Muscles rid themselves of worn-out proteins through exercise

Muscles rid themselves of worn-out proteins through exercise

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The self-cleaning of the muscles

Physical activity cleanses the muscles through a newly discovered mechanism. Researchers from Copenhagen showed how worn-out proteins are labeled during physical activity and then disposed of. According to the research team, this mechanism partly explains why sport is so beneficial for health.

Scientists at the University of Copenhagen deciphered the cleaning effect of physical activity on the muscle. A protein called ubiquitin plays a key role in this because it labels worn proteins that are subsequently broken down. The research work was recently presented in the "FASEB Journal".

Exercise keeps the muscles healthy

Researchers at the Faculty of Nutrition, Exercise and Sport at the University of Copenhagen have shown that physical activity cleanses the muscles by labeling worn proteins with ubiquitin, which breaks them down. This prevents the accumulation of damaged proteins and helps to keep the muscles healthy.

Numerous health benefits from sport

It is well known that physical activity has many health benefits. It is also not new that sport is fundamental to building and maintaining muscles. Since muscles convert a large part of the carbohydrates, they also play an important role in regulating the metabolism.

The puzzle of healthy sport

Even though the many benefits of sport on health are known, it is still not fully understood how these positive effects come about. The Danish-Australian research team is now one step closer to deciphering this puzzle.

Cleaning the muscles for maintenance

Maintaining muscle function is essential for human health. This is achieved by breaking down proteins, i.e. the building blocks of the muscles, when they wear out and eliminating them in a kind of cleaning process. The disposed proteins are then replaced by fresh ones.

In experiments on people riding bicycles, the researchers were able to document that the level of the protein ubiquitin is significantly increased after just ten minutes of activity. The increase was followed by a removal of worn proteins. This in turn paved the way for the enrichment of new proteins.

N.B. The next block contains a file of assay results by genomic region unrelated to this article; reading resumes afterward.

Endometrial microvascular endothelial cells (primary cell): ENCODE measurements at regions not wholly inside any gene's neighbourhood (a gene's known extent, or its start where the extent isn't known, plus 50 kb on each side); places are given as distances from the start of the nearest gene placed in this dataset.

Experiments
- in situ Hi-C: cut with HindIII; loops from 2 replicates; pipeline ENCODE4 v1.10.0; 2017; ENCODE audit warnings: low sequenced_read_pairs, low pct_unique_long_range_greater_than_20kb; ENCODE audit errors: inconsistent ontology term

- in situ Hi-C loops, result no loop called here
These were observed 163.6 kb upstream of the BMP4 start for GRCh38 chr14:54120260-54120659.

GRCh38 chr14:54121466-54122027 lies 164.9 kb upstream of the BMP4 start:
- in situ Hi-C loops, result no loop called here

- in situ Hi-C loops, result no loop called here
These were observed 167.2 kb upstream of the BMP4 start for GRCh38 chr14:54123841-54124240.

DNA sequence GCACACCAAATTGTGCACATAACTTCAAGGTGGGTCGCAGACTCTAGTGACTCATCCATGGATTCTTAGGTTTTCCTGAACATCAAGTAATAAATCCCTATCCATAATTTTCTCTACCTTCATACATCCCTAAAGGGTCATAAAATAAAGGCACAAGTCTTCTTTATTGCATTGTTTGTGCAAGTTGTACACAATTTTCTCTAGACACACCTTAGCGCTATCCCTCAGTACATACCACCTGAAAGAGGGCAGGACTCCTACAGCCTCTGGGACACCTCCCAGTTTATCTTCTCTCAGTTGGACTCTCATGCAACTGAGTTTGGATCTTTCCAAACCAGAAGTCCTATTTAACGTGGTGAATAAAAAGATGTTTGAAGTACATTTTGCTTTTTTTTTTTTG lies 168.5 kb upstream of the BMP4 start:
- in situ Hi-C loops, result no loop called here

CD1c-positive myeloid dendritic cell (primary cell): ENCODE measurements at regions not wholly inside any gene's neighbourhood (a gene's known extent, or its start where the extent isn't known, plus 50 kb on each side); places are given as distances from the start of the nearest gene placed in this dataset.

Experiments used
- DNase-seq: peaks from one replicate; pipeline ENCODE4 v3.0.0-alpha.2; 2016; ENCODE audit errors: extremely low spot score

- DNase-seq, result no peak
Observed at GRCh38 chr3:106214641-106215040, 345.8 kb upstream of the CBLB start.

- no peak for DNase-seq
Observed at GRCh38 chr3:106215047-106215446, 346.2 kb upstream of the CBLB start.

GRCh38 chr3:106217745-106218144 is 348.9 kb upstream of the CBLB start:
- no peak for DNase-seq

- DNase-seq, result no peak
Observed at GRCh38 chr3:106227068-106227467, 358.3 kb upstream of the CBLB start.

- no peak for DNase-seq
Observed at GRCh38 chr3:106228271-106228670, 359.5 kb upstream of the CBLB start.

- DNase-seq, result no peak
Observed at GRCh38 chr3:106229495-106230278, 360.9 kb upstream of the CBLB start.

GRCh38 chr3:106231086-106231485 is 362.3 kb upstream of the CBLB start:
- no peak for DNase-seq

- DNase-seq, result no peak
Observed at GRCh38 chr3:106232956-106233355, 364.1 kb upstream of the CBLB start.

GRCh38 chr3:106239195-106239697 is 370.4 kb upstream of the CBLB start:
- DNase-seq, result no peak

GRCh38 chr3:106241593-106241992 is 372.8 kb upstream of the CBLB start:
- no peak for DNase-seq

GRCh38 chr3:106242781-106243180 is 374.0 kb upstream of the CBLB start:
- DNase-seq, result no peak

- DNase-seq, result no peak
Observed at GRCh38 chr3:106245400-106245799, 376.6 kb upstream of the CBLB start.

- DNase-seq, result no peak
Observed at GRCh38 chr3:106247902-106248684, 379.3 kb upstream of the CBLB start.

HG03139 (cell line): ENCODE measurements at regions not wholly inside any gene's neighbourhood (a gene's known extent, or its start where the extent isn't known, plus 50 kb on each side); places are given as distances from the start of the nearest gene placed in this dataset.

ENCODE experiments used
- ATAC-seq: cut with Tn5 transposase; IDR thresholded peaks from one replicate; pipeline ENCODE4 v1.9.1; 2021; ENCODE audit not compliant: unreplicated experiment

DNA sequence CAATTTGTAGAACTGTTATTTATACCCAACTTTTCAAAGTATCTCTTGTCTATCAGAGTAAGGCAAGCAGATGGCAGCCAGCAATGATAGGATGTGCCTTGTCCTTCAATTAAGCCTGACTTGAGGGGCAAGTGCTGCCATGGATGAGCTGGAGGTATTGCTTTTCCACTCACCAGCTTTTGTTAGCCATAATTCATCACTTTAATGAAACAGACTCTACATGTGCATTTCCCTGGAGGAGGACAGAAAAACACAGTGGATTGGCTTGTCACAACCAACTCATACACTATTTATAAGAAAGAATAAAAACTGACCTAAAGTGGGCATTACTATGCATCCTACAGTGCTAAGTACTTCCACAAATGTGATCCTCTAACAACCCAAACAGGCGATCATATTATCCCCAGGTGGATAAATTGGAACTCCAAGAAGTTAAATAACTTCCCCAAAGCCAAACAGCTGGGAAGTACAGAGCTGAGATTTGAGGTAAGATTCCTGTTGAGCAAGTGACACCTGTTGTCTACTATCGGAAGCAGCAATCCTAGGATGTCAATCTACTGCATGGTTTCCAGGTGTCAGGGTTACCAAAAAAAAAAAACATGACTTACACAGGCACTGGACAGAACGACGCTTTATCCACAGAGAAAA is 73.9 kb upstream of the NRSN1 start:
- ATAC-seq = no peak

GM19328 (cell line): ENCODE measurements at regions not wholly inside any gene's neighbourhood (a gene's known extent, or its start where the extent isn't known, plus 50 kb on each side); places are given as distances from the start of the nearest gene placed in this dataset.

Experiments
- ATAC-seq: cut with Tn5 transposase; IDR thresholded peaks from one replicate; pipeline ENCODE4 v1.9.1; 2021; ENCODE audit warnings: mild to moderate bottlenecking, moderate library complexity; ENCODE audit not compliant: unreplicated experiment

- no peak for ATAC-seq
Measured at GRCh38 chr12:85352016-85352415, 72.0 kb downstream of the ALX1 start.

Muscle recycling

"Ubiquitin itself is a small protein," explains Professor Erik Richter from the research team. It attaches to the amino acid lysine on worn proteins, whereupon the protein is transported to a proteasome, a structure that engulfs proteins and processes them into amino acids. These amino acids can then be reused in the synthesis of new proteins. As such, ubiquitin contributes to a very sustainable circulation of the body's proteins.

New knowledge about the circulation of the muscles

Although extensive knowledge has accumulated on how muscles regulate the formation of new proteins during physical training, much less is known about how muscle contractions and training serve to significantly clean worn proteins, the researchers conclude. "The important role of ubiquitin in cleaning up worn proteins in connection with muscle activity has not been fully appreciated," adds Professor Bente Kiens from the project team. "Now we know that physical activity increases the ubiquitin labeling of worn proteins."

Use it or loose it

"Basically, the mechanism explains part of the reason why physical activity is healthy," adds Professor Jørgen Wojtaszewski. The muscles themselves initiate processes that keep them healthy and functional - provided they are used. (vb)

Author and source information

This text corresponds to the specifications of the medical literature, medical guidelines and current studies and has been checked by medical doctors.

Graduate editor (FH) Volker Blasek


  • Benjamin L. Parker Bente Kiens Jørgen F. P. Wojtaszewski, u.a .: Quantification of exercise ‐ regulated ubiquitin signaling in human skeletal muscle identifies protein modification cross talk via NEDDylation; in: FASEB Journal, 2020,
  • University of Copenhagen: The death marker protein cleans up your muscles after exercise (published: 28.05.2020),

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